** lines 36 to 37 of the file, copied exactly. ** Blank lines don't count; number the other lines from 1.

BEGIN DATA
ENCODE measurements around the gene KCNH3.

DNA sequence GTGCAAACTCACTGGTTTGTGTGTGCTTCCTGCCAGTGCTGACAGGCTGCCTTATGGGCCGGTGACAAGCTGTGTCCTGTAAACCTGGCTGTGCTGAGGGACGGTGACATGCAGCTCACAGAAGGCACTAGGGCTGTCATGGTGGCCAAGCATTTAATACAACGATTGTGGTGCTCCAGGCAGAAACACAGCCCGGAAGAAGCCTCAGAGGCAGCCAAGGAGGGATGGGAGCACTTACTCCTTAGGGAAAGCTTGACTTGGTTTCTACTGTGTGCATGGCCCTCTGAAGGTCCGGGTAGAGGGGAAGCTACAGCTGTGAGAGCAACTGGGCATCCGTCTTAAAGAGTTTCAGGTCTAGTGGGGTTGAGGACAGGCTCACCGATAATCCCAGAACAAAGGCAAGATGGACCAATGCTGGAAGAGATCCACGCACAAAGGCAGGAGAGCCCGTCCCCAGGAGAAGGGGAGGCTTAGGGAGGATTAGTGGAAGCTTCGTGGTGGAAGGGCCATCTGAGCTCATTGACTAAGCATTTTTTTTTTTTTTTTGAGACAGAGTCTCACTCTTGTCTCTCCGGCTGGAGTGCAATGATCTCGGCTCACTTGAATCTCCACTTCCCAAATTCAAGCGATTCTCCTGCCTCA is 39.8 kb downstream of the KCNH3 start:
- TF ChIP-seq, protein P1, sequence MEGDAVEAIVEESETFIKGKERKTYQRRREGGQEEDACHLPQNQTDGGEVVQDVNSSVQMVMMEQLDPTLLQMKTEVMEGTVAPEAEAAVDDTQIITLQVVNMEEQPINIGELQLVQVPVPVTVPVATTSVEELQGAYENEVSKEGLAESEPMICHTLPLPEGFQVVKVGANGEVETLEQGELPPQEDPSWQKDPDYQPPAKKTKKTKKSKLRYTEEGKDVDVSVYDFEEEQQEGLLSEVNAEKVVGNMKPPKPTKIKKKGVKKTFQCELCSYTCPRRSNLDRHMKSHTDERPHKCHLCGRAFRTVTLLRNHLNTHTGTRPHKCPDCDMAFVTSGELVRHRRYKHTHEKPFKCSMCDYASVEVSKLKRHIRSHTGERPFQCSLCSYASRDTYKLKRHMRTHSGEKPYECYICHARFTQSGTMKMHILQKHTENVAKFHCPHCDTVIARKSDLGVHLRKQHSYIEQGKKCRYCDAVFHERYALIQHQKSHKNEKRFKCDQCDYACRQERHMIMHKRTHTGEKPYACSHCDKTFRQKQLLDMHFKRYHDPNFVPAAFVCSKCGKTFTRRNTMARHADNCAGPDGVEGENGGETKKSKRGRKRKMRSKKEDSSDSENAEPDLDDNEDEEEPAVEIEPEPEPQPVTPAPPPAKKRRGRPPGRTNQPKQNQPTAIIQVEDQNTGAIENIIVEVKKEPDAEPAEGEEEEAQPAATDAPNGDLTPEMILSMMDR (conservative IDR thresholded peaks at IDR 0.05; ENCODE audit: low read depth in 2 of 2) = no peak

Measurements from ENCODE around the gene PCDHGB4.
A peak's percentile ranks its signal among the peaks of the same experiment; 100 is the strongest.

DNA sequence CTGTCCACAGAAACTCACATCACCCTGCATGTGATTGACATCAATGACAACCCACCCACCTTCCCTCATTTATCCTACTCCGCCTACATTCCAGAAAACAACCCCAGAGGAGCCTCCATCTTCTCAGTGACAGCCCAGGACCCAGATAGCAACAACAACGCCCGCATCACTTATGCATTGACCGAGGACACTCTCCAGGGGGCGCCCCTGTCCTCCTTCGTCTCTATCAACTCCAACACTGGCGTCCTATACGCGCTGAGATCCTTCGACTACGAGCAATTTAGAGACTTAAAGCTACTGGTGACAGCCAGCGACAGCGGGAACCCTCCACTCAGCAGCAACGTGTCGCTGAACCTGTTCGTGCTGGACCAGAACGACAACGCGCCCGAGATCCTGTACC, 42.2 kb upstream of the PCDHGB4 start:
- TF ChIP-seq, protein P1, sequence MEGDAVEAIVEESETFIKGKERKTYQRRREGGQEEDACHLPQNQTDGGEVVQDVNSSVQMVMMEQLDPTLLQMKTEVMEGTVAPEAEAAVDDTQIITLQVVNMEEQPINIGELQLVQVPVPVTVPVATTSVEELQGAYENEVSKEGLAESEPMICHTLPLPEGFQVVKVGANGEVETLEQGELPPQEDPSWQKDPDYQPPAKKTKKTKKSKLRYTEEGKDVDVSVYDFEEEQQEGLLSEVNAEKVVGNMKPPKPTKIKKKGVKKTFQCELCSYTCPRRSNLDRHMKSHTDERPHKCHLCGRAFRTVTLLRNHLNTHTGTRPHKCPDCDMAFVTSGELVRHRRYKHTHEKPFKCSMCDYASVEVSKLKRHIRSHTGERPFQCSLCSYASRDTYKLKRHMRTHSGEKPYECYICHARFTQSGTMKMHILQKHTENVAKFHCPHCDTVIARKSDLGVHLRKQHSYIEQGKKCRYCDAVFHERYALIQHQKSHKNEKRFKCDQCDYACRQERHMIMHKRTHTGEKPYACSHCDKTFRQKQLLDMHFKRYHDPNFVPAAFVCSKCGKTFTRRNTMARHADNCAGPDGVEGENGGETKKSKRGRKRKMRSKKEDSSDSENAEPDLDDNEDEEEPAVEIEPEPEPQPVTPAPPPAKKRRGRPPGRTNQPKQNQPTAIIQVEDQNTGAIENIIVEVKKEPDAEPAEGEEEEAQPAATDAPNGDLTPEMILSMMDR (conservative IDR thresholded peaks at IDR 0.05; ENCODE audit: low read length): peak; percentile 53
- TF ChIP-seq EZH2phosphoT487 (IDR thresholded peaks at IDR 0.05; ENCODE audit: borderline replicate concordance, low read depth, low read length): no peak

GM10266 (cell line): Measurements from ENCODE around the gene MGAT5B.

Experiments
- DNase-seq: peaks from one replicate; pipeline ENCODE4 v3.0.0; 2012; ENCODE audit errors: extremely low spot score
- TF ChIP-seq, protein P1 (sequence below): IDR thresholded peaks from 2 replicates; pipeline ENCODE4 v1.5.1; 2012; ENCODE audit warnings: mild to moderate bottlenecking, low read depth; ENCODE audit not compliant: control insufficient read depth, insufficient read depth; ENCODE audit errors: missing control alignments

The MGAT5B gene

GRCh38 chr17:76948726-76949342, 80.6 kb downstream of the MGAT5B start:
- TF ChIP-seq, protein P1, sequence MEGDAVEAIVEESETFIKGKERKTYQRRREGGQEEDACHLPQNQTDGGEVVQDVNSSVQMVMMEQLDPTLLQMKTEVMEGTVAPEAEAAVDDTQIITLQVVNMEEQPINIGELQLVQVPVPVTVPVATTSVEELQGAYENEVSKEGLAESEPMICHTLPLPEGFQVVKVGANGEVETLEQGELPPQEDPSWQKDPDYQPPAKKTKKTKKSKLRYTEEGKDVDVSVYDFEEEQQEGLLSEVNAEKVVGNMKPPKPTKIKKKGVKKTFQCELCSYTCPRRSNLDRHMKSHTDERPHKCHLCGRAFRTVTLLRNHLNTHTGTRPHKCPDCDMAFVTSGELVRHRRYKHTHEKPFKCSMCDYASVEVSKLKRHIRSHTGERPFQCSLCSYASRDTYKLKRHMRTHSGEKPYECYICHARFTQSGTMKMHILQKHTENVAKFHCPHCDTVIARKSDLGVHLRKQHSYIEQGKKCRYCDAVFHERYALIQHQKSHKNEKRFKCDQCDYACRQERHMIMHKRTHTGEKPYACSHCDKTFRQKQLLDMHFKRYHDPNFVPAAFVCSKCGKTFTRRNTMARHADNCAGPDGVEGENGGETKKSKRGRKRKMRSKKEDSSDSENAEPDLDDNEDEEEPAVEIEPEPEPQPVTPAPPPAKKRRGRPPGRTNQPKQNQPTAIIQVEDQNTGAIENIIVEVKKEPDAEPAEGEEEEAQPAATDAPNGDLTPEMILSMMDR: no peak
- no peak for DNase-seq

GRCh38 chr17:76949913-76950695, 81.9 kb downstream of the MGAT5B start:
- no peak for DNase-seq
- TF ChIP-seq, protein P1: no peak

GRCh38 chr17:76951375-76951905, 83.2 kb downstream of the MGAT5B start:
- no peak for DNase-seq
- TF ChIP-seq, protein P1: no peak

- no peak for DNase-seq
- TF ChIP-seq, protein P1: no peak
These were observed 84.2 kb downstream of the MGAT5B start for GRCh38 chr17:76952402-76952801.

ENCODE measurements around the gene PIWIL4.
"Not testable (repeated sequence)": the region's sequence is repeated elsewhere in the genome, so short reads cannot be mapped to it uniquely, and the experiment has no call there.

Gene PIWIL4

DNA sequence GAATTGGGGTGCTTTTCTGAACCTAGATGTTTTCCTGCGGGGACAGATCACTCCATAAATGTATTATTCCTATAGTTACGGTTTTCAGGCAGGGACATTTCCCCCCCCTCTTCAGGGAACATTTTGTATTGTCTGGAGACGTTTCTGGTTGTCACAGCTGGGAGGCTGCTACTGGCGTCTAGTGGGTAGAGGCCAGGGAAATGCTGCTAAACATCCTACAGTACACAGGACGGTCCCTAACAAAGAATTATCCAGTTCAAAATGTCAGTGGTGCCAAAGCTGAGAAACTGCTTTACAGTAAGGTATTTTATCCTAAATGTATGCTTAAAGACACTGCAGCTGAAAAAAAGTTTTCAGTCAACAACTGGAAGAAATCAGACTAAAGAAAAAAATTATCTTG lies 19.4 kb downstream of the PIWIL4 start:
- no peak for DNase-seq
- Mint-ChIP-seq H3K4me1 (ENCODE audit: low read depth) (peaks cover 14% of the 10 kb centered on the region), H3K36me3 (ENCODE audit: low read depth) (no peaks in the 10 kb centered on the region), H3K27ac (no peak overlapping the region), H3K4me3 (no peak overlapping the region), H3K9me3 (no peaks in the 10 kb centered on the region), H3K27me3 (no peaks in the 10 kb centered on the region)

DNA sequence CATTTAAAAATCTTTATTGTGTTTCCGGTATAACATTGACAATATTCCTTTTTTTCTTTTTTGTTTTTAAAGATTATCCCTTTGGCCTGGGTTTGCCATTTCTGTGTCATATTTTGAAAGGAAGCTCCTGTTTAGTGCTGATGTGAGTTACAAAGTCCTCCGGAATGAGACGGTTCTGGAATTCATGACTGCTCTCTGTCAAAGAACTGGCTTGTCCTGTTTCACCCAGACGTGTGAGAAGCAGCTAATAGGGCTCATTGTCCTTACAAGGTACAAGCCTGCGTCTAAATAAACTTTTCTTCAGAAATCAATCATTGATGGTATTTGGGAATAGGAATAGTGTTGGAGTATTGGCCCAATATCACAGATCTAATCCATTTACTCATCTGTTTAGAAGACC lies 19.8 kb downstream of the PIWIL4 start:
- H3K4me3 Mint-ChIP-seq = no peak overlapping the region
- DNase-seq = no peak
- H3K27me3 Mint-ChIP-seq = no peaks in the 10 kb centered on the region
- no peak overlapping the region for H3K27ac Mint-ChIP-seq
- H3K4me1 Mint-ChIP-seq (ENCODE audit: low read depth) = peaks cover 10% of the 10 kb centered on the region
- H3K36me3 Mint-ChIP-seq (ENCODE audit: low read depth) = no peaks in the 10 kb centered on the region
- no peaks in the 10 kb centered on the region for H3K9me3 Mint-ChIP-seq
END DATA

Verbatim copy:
- no peak overlapping the region for H3K27ac Mint-ChIP-seq
- H3K4me1 Mint-ChIP-seq (ENCODE audit: low read depth) = peaks cover 10% of the 10 kb centered on the region